Under the leadership of Carol Bartz, Yahoo’s new chief executive, the company is still trying to forge a new path forward. Meanwhile, a string of former Yahoo executives are landing important jobs at rival companies, in something of a game of musical chairs of the Internet and online advertising industry.
The latest alum to land a prominent job is Gregory Coleman, who served as the top sales executive at Yahoo until early last year. Mr. Coleman was tapped on Tuesday to run Platform-A, AOL’s collection of online advertising technologies and services. He is succeeding Lynda Clarizio, who was appointed to the job less than a year ago. Her predecessor, Curt Viebranz, lasted less than six months on the job. Last week, AOL announced that it would lay off 700 people, or about 10 percent of its work force, because of the advertising slowdown.
Over the weekend, Scott Moore, who was Yahoo’s top media executive until November, landed a similar job at Microsoft, Yahoo’s rival, onetime suitor and, perhaps, future suitor. (Incidentally, Mr. Moore worked at Microsoft before joining Yahoo and was succeeded at Yahoo by Jeff Dossett, who came from Microsoft.) Under Mr. Moore, Yahoo media properties like News, Finance and Sports were a rare bright spot at the troubled Internet company.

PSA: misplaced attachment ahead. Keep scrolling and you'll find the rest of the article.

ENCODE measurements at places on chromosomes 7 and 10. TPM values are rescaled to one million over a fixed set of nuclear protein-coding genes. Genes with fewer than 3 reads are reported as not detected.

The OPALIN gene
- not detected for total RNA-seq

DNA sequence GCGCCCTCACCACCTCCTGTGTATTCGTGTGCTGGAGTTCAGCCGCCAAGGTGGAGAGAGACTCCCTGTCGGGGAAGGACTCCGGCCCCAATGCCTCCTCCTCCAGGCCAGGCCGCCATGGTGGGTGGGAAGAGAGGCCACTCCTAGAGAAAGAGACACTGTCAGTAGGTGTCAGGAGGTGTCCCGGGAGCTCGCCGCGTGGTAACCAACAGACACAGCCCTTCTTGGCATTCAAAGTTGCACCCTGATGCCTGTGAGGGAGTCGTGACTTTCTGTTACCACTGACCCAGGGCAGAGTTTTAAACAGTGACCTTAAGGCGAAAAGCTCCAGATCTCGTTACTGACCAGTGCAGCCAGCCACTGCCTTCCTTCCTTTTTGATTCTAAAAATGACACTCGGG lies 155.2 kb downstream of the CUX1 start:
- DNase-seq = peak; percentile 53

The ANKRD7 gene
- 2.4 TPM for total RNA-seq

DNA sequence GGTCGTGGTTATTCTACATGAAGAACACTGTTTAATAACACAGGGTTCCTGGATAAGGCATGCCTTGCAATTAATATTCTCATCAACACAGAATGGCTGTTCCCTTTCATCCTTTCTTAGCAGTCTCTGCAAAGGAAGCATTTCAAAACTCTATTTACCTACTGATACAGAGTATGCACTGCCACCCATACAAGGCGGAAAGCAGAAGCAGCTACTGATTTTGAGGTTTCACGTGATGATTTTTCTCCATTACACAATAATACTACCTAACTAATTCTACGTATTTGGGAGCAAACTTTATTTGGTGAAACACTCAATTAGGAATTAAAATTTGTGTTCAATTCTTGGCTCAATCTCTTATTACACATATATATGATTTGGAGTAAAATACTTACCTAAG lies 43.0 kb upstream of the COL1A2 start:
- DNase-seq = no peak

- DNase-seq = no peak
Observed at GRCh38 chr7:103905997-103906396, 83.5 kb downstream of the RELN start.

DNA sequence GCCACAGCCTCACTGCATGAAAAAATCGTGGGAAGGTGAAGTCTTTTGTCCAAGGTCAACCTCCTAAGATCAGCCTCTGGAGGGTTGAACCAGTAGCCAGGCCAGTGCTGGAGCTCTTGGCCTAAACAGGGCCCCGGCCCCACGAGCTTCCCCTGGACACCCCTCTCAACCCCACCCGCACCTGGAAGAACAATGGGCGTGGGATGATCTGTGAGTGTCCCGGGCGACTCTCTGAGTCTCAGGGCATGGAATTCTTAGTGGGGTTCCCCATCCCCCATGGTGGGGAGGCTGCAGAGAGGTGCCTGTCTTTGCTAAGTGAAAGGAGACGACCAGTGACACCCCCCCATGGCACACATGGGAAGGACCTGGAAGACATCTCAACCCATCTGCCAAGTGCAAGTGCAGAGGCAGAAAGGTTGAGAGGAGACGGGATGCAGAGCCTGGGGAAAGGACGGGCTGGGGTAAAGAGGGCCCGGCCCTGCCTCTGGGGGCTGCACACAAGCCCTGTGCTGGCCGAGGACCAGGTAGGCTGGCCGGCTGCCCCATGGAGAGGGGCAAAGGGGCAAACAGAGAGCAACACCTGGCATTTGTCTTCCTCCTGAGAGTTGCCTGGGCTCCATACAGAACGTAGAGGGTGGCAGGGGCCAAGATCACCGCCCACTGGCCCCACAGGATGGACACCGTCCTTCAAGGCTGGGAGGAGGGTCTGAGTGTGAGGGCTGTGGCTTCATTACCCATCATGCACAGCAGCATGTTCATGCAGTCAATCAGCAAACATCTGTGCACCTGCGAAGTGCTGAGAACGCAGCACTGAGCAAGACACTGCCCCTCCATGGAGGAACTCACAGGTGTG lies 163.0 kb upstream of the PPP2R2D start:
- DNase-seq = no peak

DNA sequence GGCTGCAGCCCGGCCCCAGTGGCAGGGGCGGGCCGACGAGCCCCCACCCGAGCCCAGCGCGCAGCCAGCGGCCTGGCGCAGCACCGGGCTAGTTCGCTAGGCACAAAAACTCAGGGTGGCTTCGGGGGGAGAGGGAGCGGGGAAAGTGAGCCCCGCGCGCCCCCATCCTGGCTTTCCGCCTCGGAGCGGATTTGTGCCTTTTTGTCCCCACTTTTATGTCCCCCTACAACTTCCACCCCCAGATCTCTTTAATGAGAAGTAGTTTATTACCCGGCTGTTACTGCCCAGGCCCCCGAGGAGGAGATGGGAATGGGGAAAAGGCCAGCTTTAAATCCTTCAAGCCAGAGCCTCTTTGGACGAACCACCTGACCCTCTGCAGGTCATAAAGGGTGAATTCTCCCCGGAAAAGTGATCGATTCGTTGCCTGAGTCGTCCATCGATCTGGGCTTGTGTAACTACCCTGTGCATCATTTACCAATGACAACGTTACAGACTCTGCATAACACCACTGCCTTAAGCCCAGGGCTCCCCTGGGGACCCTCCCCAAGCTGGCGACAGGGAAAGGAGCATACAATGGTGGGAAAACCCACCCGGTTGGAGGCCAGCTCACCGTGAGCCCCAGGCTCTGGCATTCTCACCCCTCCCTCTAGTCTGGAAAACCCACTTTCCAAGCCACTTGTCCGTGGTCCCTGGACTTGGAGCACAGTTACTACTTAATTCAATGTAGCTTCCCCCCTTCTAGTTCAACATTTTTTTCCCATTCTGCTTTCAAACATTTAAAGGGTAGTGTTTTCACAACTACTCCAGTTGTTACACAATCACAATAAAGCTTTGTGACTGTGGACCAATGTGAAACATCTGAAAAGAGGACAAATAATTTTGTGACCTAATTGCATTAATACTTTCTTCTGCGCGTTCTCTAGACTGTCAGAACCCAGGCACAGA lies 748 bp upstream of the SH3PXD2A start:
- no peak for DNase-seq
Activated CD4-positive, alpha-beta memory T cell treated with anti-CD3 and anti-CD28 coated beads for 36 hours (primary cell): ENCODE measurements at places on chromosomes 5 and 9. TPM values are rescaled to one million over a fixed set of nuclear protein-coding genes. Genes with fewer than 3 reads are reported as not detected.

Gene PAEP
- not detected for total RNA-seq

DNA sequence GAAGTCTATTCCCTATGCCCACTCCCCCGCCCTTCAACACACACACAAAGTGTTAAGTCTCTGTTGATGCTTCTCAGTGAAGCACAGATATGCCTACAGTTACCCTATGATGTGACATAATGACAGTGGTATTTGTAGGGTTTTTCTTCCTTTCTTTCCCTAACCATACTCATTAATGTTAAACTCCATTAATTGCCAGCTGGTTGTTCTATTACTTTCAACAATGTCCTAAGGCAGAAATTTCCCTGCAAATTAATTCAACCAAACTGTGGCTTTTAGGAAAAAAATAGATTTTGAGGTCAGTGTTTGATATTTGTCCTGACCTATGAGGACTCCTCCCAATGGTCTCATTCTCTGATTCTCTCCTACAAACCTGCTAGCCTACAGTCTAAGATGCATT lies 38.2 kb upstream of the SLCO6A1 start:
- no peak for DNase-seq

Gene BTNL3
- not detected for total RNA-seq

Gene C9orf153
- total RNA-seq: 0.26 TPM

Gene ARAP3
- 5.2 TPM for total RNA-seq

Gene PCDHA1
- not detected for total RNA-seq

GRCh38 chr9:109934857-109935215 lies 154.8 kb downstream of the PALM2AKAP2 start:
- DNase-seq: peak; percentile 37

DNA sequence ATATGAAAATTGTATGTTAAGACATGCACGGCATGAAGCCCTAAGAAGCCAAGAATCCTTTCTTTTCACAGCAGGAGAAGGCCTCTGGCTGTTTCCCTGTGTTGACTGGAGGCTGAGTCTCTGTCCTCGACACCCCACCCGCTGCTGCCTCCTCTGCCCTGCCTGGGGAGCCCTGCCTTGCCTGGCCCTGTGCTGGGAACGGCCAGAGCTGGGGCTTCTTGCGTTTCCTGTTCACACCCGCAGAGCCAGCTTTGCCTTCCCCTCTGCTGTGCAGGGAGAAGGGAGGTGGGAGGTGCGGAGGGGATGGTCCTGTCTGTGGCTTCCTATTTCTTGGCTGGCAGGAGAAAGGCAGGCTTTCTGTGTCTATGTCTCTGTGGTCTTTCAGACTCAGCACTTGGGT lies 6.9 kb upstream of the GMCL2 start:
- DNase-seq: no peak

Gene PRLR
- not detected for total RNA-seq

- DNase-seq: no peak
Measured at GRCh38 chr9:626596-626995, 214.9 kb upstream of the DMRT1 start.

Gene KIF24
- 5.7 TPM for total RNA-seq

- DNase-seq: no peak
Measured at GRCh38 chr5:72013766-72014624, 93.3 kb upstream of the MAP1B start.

Mr. Moore had planned to start a company but with the downturn in full swing that option was foreclosed. “You don’t need a Ph.D. in economics to know that the start-up funding environment is radically different now than even three months ago,” Mr. Moore said in an interview.
Also on Tuesday, ChoiceStream, a Web advertising start-up, said that Usama Fayyad, who was Yahoo’s chief data officer until June, is joining its board. The company also said that Cheryl Kellond, a former vice president of advertising at Yahoo, will be its senior vice president of advertising.
While plenty of ex-Yahoos are finding new jobs, the supply of available Yahoos shows no sign of abating. On Monday, Yahoo confirmed that Jill Nash, its chief communications officer, would be leaving. Ms. Nash had been planning to leave for months, according to people with knowledge of the situation, but agreed to remain on board to assist with the leadership change. Her decision to leave was first reported on the AllThingsD blog.
The exodus of executives at Yahoo over the past two years has turned into a veritable Diaspora, yet it is entirely possible that some of these executives will end up working together again. After all, Microsoft is still coveting Yahoo’s search business. And Yahoo and AOL have held on-again, off-again merger talks for over a year. Ms. Bartz has said she would take time to decide whether these or any other big strategic moves make sense.
Author: MIGUEL HELFT